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Rustler 37 in the Helford River

A favourite client…

One of my favourite clients is Rustler Yachts. Filming boats for them is a guarantee of a great day at sea.

Rustler 37
Rustler 37 at anchor, Carrick Roads

Rustler have a reputation for handbuilding high quality yachts. Based in Penryn, Cornwall, just a few miles from our studio, it’s always a pleasure to work with them.

Rustler’s workshop alongside the River Fal is crammed with skilled craftsmen of every type. It’s companies like this that keep the art of boat building alive. No GRP production lines here as you find in the huge French yacht manufacturers. Here at Rustler they give every detail minute and skilled attention. That’s the joy of owning a Rustler yacht.

Filming at sea

Well, so far our films have focused on individual boats. We wait for perfect conditions at sea off Falmouth and spend a day at sea filming by drone and boat-to-boat as one of their skippers puts a yacht through its paces. Here’s a clip of their Rustler 42 that we made for them.

A film brief with a difference

But the latest project – although still fun  and still filming boats – was very different. In the Penryn boatshed Rustler are building their biggest yacht to date – the Rustler 57. So we came up with the idea that we would film that critical moment when they laid the deck on the hull and attached it.

And of course there is a great deal of work done before that happens. But it’s still a great moment to capture. So with the help of some of the craftsmen, Fionn and I set up 3 Go-Pro cameras each filming different angles of the process.

It’s not dramatic – in fact it’s a precision process that the craftsmen have carried out many times on other boats. They have raised and lowered this deck countless times already to ensure that when the final time comes the fit is perfect. But in time-lapse it’s still great watching that moment when the deck is finally lowered and then fixed in place.

Here it is!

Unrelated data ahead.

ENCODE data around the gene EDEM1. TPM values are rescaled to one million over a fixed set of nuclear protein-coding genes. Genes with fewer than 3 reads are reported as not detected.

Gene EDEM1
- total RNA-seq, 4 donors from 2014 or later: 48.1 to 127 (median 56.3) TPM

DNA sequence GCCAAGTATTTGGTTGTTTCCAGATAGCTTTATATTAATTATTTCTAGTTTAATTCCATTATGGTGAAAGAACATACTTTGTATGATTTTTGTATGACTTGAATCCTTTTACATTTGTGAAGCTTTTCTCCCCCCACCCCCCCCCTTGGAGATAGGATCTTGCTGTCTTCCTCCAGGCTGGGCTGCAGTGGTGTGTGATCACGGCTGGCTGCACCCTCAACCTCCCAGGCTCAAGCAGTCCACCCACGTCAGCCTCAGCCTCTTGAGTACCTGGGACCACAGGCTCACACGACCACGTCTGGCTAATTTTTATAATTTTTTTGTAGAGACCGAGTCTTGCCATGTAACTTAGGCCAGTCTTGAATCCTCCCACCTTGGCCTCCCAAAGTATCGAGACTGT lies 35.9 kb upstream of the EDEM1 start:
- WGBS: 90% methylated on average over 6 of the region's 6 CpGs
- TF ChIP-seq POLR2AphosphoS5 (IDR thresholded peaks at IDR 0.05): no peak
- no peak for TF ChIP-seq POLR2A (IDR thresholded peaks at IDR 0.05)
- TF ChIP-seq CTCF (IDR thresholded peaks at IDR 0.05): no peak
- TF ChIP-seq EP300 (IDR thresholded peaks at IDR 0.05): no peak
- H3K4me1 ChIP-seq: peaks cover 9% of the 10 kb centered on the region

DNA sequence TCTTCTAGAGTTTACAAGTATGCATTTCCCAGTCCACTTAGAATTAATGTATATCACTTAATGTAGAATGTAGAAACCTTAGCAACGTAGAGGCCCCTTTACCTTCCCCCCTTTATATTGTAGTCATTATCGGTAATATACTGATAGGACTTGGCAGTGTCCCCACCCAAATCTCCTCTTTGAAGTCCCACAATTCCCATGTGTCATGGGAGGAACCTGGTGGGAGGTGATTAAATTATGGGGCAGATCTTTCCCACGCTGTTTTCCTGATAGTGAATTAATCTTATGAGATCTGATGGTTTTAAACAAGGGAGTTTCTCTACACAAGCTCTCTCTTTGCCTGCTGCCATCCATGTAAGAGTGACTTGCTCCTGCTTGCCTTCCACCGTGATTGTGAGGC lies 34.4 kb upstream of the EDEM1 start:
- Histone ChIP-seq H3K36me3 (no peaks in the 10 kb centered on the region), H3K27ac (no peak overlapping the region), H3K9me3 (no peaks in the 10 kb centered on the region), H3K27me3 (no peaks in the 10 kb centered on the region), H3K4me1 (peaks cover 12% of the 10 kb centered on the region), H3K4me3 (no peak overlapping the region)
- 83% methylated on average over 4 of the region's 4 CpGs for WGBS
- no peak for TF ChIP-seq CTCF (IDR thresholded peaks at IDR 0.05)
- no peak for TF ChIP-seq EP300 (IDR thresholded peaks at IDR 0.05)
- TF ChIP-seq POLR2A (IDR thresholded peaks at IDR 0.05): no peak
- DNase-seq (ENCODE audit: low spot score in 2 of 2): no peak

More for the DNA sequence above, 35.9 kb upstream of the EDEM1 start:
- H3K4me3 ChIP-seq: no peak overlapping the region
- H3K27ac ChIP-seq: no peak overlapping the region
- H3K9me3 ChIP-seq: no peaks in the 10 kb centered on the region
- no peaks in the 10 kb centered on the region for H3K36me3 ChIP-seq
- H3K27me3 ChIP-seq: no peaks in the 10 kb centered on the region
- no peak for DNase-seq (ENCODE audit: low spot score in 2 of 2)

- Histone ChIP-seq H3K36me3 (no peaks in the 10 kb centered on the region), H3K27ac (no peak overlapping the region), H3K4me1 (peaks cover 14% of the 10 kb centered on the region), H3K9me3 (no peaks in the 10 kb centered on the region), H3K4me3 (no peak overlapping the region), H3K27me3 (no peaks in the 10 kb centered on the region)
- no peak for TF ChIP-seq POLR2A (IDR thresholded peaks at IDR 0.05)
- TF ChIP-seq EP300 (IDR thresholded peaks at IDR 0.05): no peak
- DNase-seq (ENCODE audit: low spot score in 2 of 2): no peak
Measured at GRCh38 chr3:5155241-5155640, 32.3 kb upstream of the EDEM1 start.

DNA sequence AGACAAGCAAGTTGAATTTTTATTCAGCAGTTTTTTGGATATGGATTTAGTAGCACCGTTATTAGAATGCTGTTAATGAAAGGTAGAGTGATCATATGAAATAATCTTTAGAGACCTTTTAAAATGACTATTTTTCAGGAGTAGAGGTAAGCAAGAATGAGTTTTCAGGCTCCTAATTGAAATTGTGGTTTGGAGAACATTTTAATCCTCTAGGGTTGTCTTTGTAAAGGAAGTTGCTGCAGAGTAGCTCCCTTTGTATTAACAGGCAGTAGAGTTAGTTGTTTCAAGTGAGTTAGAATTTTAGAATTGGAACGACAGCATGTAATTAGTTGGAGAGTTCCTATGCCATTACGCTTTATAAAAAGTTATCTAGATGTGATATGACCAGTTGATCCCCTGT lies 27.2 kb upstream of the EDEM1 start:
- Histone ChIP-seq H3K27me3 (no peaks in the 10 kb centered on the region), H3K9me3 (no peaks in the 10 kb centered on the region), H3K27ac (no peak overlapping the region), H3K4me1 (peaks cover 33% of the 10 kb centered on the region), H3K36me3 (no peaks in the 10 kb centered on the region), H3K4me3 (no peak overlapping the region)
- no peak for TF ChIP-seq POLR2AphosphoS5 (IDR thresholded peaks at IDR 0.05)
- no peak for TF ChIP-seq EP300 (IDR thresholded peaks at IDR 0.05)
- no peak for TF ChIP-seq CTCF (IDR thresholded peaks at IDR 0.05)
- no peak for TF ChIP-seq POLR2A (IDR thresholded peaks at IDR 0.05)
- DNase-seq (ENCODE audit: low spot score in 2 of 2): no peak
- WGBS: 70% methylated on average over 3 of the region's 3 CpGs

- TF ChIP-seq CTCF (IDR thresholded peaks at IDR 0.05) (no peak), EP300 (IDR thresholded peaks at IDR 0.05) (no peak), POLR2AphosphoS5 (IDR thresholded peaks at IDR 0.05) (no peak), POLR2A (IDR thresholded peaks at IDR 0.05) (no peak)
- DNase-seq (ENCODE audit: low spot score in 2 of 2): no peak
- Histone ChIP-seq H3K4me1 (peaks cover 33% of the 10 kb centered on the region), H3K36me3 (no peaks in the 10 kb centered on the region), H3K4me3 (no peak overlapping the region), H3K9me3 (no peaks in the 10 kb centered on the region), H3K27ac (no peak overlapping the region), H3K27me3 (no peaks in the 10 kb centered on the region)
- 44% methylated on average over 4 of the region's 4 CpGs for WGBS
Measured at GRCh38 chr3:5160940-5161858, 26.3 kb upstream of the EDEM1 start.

Pilot Whales Cornwall

Pilot Whales – a surprise encounter

On a flat calm day this summer we encountered something very unexpected and amazing. Just ten miles south of Salcombe we encountered a pod of Pilot Whales.

Here’s a little edit. Take a look!

 

A perfect day…

The conditions were absolutely perfect. Glassy sea and no other boats in sight, just us. It was surreal.

 It was a huge pod. Wherever we looked there were fins and whales breaking surface. It’s hard to know why they were here. Their principal diet is squid, although they also eat cuttlefish, herring and other small fish when squid is unavailable. Maybe they had chanced on a shoal of herring, which are becoming increasingly common again off our south west coast.

 

 It was so unexpected, we weren’t ready for it, didn’t have filming equipment set up or anything. However the whales didn’t seem in a hurry to leave us. We got the equipment set up in record time, filming from the boat and the air with the Inspire drone. You can’t miss an opportunity like this.

pilot whales fins

We spent about half an hour with them, trying to make the most of the moment and since we were not in a rush to get back anyway. The whales also had their young with them. Overall, It was a magical encounter which we would be incredibly lucky to ever experience again!

a pod of pilot whales

And then another surprise encounter…

After finally leaving the whales and continuing on towards Falmouth, something caught my eye disturbing the flat calm sea. Surely it couldn’t be…? Throttling back on Cecienne we were just in time to watch a huge leatherback turtle slowly submerging. You can occasionally see leatherbacks in the Irish Sea in the summer, feeding on jellyfish that swarm there each year. The water around us was full of jellyfish, so obviously this one had made a slight detour up Channel as it grazed on the swarm.

What a day!